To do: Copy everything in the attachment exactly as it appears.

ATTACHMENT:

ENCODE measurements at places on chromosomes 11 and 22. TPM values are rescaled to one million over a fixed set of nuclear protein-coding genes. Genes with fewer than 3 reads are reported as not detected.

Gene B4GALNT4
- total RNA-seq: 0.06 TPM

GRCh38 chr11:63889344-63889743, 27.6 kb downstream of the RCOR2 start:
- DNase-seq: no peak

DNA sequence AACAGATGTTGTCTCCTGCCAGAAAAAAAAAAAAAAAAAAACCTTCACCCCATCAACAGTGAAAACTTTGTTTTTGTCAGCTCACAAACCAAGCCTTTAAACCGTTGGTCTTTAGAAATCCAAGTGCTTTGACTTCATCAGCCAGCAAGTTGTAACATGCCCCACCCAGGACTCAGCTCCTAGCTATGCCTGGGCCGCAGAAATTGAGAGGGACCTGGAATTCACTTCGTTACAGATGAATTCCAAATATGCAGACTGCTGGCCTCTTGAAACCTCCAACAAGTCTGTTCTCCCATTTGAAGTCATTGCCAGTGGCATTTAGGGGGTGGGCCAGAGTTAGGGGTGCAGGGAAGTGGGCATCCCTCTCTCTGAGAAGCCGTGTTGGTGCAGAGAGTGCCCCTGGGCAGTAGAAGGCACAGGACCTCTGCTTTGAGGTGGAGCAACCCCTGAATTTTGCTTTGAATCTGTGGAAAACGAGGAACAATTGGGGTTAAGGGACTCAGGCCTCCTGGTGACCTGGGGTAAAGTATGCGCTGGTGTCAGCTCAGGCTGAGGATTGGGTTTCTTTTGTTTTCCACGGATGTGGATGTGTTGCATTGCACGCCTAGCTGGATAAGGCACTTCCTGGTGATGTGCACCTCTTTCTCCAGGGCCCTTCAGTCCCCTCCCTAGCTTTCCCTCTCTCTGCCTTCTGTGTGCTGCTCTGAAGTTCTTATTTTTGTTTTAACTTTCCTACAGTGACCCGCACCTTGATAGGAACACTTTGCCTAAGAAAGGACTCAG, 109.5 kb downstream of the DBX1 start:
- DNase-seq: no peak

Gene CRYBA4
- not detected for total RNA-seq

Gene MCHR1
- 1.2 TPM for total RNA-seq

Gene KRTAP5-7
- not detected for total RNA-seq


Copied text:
ENCODE measurements at places on chromosomes 11 and 22. TPM values are rescaled to one million over a fixed set of nuclear protein-coding genes. Genes with fewer than 3 reads are reported as not detected.

Gene B4GALNT4
- total RNA-seq: 0.06 TPM

GRCh38 chr11:63889344-63889743, 27.6 kb downstream of the RCOR2 start:
- DNase-seq: no peak

DNA sequence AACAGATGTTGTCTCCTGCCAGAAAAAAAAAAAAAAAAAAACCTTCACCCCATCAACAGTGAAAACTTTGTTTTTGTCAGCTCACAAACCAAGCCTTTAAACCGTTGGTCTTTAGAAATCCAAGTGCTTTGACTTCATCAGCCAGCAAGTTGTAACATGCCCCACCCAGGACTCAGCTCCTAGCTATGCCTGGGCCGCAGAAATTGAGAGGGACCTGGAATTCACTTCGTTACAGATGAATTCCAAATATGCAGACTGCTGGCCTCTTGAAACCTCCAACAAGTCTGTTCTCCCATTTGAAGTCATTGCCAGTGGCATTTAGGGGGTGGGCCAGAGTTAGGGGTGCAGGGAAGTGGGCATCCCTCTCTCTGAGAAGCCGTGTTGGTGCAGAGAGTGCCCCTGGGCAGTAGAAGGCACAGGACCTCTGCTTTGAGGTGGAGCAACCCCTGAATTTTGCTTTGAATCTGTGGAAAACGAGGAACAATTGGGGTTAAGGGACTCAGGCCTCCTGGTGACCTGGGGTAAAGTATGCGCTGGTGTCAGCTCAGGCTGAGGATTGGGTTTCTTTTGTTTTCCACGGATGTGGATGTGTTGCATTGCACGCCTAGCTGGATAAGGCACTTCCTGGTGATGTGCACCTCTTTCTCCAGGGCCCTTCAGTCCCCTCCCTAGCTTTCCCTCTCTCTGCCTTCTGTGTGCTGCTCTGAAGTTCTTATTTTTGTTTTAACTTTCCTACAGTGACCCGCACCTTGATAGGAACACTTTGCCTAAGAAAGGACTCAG, 109.5 kb downstream of the DBX1 start:
- DNase-seq: no peak

Gene CRYBA4
- not detected for total RNA-seq

Gene MCHR1
- 1.2 TPM for total RNA-seq

Gene KRTAP5-7
- not detected for total RNA-seq